Introduction: The aim of this study was to compare long-term patient reported outcomes (PROs) in patients with locally advanced extremity soft tissue sarcoma (eSTS) after isolated limb perfusion followed by resection (IR), compared to extended resection (ER), primary amputation (A) or secondary amputation after IR (IR-A).
Methods: Patients were selected from the respondents of a multi-institutional cross-sectional cohort survivorship study (SURVSARC) conducted among sarcoma survivors registered in the Netherlands Cancer Registry (NCR), 2–10 years after diagnosis. Used PROs were the EORTC QLQ-C30, the Cancer worry scale (CWS), the Hospital Anxiety and Depression Scale (HADS), and the Toronto Extremity Salvage Score (TESS).
Results: We identified 97 eSTS survivors: IR = 20, ER = 49, A = 20, IR-A = 8. While there were no differences in PROs between IR and ER, results showed better functioning and functionality in both groups versus the amputation groups. The amputation groups scored significantly lower on physical functioning (A = 62.7, IR-A = 65.7 versus IR = 78.0, ER = 82.7, p = 0.001) and role functioning (A = 67.5, IR-A = 52.8 versus IR = 79.2, ER = 80.6, p = 0.039), both EORTC QLQ-C30 scales. Also for the TESS, the scores were significantly lower for the amputation groups compared to the limb sparing groups (upper extremity p = 0.007 with A = 68.9, IR-A = 71.6 versus IR = 93.3, ER = 91.1; lower extremity p < 0.001 with A = 72.2, IR-A50.9 versus IR = 84.5 and ER = 85.5). There were no significant differences between the groups on cancer worry, anxiety and depression.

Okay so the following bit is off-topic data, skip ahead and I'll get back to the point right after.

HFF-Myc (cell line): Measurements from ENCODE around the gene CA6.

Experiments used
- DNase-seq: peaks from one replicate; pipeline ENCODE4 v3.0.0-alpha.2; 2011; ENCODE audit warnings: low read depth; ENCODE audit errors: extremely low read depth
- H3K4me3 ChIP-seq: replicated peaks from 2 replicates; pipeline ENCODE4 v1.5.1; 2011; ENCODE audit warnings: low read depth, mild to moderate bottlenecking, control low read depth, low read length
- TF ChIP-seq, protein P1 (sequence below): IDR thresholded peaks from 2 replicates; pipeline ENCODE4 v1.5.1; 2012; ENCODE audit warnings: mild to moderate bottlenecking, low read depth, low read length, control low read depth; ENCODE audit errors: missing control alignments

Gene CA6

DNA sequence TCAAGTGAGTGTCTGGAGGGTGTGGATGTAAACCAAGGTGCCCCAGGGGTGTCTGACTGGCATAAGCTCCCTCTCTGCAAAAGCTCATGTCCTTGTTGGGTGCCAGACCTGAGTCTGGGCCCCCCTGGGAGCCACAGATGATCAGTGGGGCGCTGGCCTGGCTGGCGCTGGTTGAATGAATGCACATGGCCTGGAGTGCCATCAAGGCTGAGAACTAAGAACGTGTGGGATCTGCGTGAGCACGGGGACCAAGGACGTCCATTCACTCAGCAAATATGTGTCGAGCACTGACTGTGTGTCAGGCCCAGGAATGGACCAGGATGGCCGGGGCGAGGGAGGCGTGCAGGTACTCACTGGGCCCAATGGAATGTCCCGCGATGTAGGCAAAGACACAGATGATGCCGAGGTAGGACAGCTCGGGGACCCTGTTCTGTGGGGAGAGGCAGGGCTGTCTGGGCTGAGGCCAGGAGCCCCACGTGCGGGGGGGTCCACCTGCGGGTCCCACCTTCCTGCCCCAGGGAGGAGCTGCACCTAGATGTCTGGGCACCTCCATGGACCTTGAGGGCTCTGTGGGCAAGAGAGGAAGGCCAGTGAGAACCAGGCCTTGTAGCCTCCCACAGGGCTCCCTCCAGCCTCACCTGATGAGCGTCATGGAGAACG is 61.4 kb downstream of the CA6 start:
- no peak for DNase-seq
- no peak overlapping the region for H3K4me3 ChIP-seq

Conclusion: HRQoL in eSTS survivors treated with IR or ER is equal; for maintenance of physical functioning and functionality IR and ER outperform an amputation.